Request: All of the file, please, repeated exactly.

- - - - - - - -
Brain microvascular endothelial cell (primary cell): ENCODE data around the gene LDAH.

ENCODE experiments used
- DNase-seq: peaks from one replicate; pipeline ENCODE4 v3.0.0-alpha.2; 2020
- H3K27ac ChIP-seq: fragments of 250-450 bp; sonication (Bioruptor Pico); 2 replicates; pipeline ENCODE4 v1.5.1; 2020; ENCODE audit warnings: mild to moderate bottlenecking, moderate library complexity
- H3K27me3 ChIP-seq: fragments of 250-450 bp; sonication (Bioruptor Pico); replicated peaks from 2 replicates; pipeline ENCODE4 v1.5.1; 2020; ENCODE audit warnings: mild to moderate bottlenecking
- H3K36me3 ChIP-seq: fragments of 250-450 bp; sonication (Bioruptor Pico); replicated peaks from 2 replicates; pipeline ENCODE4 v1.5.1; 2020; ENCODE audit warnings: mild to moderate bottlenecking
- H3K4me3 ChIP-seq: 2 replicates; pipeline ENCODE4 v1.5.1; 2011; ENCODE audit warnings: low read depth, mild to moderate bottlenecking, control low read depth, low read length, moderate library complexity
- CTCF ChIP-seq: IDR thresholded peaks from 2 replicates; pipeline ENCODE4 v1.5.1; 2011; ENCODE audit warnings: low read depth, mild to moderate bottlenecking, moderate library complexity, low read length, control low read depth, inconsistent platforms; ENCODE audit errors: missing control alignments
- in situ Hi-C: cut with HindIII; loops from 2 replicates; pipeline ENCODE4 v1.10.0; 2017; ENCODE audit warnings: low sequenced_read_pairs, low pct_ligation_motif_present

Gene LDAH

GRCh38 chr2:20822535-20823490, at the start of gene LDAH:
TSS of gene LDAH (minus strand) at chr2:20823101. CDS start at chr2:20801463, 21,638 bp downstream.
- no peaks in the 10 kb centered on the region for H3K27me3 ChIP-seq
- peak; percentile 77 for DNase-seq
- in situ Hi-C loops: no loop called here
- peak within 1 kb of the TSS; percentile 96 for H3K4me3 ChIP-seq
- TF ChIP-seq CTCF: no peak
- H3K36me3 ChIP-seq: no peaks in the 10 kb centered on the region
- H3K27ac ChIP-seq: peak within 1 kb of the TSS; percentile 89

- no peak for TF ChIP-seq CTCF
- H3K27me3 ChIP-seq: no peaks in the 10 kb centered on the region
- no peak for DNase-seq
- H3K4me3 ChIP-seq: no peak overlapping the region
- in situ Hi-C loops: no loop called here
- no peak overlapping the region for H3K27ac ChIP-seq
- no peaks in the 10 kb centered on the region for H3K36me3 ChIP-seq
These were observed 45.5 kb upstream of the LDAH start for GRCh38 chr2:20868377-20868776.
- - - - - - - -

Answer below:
Brain microvascular endothelial cell (primary cell): ENCODE data around the gene LDAH.

ENCODE experiments used
- DNase-seq: peaks from one replicate; pipeline ENCODE4 v3.0.0-alpha.2; 2020
- H3K27ac ChIP-seq: fragments of 250-450 bp; sonication (Bioruptor Pico); 2 replicates; pipeline ENCODE4 v1.5.1; 2020; ENCODE audit warnings: mild to moderate bottlenecking, moderate library complexity
- H3K27me3 ChIP-seq: fragments of 250-450 bp; sonication (Bioruptor Pico); replicated peaks from 2 replicates; pipeline ENCODE4 v1.5.1; 2020; ENCODE audit warnings: mild to moderate bottlenecking
- H3K36me3 ChIP-seq: fragments of 250-450 bp; sonication (Bioruptor Pico); replicated peaks from 2 replicates; pipeline ENCODE4 v1.5.1; 2020; ENCODE audit warnings: mild to moderate bottlenecking
- H3K4me3 ChIP-seq: 2 replicates; pipeline ENCODE4 v1.5.1; 2011; ENCODE audit warnings: low read depth, mild to moderate bottlenecking, control low read depth, low read length, moderate library complexity
- CTCF ChIP-seq: IDR thresholded peaks from 2 replicates; pipeline ENCODE4 v1.5.1; 2011; ENCODE audit warnings: low read depth, mild to moderate bottlenecking, moderate library complexity, low read length, control low read depth, inconsistent platforms; ENCODE audit errors: missing control alignments
- in situ Hi-C: cut with HindIII; loops from 2 replicates; pipeline ENCODE4 v1.10.0; 2017; ENCODE audit warnings: low sequenced_read_pairs, low pct_ligation_motif_present

Gene LDAH

GRCh38 chr2:20822535-20823490, at the start of gene LDAH:
TSS of gene LDAH (minus strand) at chr2:20823101. CDS start at chr2:20801463, 21,638 bp downstream.
- no peaks in the 10 kb centered on the region for H3K27me3 ChIP-seq
- peak; percentile 77 for DNase-seq
- in situ Hi-C loops: no loop called here
- peak within 1 kb of the TSS; percentile 96 for H3K4me3 ChIP-seq
- TF ChIP-seq CTCF: no peak
- H3K36me3 ChIP-seq: no peaks in the 10 kb centered on the region
- H3K27ac ChIP-seq: peak within 1 kb of the TSS; percentile 89

- no peak for TF ChIP-seq CTCF
- H3K27me3 ChIP-seq: no peaks in the 10 kb centered on the region
- no peak for DNase-seq
- H3K4me3 ChIP-seq: no peak overlapping the region
- in situ Hi-C loops: no loop called here
- no peak overlapping the region for H3K27ac ChIP-seq
- no peaks in the 10 kb centered on the region for H3K36me3 ChIP-seq
These were observed 45.5 kb upstream of the LDAH start for GRCh38 chr2:20868377-20868776.